In a May election, Port Commissioner Stephen Fulton, a wetlands specialist for Warrenton Fiber Co., lost his bid for another commissioner’s seat to James Campbell, a marine contractor. Campbell won his reelection with more than 70 percent of the vote.
Fulton, who joined the commission in 2013, was part of a unanimous vote to hire Executive Director Jim Knight in 2014 but became a withering critic — along with Commissioner Bill Hunsinger — of Knight’s management.
Then, at the end of November, the port announced it was relinquishing its hold on North Tongue Point. Staff estimated the agency had lost $2 million in net revenue since it first began leasing the former U.S. Navy base in 2009. Plans to turn the site into a deepwater port or a site of other profit-building businesses had fallen through multiple times over the years.
Hyack Maritime purchased the property and intends to turn it into a marine fabrication and repair facility.
Flavel blocks sold
The last building belonging to Mary Louise Flavel, descendent of prominent Astoria Captain George Flavel, sold to Portlanders Lisa and Jim Long. It was the third Flavel property to be sold recently. In 2016, another couple bought the nearby M&N Building.
The purchases mark a sea change for the underutilized and neglected downtown commercial buildings owned by the famous family.
Police chief resigns
Astoria Police Chief Brad Johnston resigned suddenly in August after more than 20 years with the department. An independent assessment revealed the department had been at a “point of crisis” under his leadership, undermined by politics, discord and conflict, issues further complicated by staffing shortages and flagging morale.
Former Beaverton Police Chief Geoff Spalding has served as interim chief since Johnston’s departure, a role he will likely fill for some time. City Manager Brett Estes has said part of Spalding’s role will be to evaluate what the department needs to move forward.
The department has since hired new officers, and is now only one officer short of a full roster.
Oregon has tried to slow the costly growth of prisons by relaxing sentences for drug and property crimes and giving counties grants to supervise more felons locally. The reforms — known as justice reinvestment — have helped the state avoid building a new men’s prison.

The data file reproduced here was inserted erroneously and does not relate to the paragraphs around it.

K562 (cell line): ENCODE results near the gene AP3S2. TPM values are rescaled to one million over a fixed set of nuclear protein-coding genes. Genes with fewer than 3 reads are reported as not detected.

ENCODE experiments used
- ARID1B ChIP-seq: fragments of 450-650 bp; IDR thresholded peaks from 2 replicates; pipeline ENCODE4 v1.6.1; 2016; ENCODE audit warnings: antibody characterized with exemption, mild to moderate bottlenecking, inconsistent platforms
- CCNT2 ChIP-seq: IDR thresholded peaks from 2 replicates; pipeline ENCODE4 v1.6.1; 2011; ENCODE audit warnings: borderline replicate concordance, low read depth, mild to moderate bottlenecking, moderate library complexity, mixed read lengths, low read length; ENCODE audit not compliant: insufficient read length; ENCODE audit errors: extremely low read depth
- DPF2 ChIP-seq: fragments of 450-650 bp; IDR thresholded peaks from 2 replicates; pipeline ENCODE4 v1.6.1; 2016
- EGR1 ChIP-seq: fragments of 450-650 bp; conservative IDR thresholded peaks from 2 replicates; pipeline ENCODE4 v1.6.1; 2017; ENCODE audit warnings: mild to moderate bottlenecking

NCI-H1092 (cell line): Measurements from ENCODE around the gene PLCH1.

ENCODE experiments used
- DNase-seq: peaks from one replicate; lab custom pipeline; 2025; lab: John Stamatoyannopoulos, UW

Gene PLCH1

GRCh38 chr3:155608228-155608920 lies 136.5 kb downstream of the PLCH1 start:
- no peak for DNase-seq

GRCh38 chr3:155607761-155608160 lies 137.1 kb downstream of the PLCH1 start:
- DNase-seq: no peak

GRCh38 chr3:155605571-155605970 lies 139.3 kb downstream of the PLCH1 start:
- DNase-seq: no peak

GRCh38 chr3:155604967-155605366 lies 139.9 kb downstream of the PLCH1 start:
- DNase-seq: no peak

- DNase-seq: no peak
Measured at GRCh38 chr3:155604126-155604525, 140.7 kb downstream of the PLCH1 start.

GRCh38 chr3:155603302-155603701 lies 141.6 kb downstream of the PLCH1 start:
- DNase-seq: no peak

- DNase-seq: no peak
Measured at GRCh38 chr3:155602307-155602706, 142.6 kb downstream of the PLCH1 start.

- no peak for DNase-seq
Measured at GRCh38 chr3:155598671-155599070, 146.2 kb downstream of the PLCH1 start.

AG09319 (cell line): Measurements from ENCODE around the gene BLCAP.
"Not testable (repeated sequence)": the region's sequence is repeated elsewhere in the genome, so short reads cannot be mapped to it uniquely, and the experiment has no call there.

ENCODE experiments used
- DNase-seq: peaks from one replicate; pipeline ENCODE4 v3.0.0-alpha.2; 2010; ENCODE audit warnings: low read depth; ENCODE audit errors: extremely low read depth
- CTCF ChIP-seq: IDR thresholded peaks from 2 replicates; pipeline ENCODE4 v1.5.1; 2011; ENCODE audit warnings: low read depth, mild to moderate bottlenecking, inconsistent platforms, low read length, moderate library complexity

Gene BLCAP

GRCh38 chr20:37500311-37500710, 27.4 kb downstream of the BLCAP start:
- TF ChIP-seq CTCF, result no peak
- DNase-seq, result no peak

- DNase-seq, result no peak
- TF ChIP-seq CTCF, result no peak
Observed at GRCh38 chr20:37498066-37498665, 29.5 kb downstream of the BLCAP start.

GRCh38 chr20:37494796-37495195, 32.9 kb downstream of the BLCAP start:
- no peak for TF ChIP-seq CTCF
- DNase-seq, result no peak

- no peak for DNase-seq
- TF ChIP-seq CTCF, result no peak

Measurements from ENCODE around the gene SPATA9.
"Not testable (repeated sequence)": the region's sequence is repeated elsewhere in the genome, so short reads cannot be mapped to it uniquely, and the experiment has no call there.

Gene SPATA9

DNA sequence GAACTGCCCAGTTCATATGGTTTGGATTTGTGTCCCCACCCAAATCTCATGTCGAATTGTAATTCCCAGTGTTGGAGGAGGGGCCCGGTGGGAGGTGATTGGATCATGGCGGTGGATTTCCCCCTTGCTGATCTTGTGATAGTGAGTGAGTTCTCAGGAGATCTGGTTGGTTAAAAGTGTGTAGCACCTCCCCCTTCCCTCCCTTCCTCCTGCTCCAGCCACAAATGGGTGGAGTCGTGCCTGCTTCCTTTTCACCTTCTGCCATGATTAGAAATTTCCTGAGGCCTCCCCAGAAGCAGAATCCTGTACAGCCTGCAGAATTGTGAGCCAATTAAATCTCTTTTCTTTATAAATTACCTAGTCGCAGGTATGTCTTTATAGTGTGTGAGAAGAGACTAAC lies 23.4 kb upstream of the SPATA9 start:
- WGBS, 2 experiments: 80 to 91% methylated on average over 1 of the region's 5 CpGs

But Clatsop County has been among the top counties for prison use above the baseline, according to data from the Oregon Criminal Justice Commission.
District Attorney Josh Marquis has criticized the state’s initiative as a “negative bounty system” that will reward counties that send fewer people to prison with more grant money.
County commissioner turmoil
Clatsop County Commissioner Leanne Thompson found herself in the middle of a storm this year, increasing tensions between her and the other commissioners.
In September, Thompson came under investigation after she allegedly placed her hands on a county staffer and expressed frustration about County Manager Cameron Moore.
Thompson had also claimed more than $3,000 of expenses in the first three months of the fiscal year, a huge chunk of what all five commissioners are allowed, combined, for the entire year. Thompson had been repeatedly criticized by commissioners for claiming nearly $20,000 in travel and education expenses since 2015.
Chair Scott Lee called for Thompson’s resignation at the end of October, criticizing her conduct and her spending. She fired back, saying, “My heart is in this place.”
In November, it was announced Thompson would be reimbursed for the expenses she incurred so far this year, but may have to pay her own way in the future — a solution she herself offered.
Historic business closes
After 101 years in Astoria, J.C. Penney closed its doors this year. The store was one of the last major commercial retail outlets downtown and was one of 138 stores the company planned to close as it struggled to compete with online and niche retailers.
The building remains empty at the close of 2017.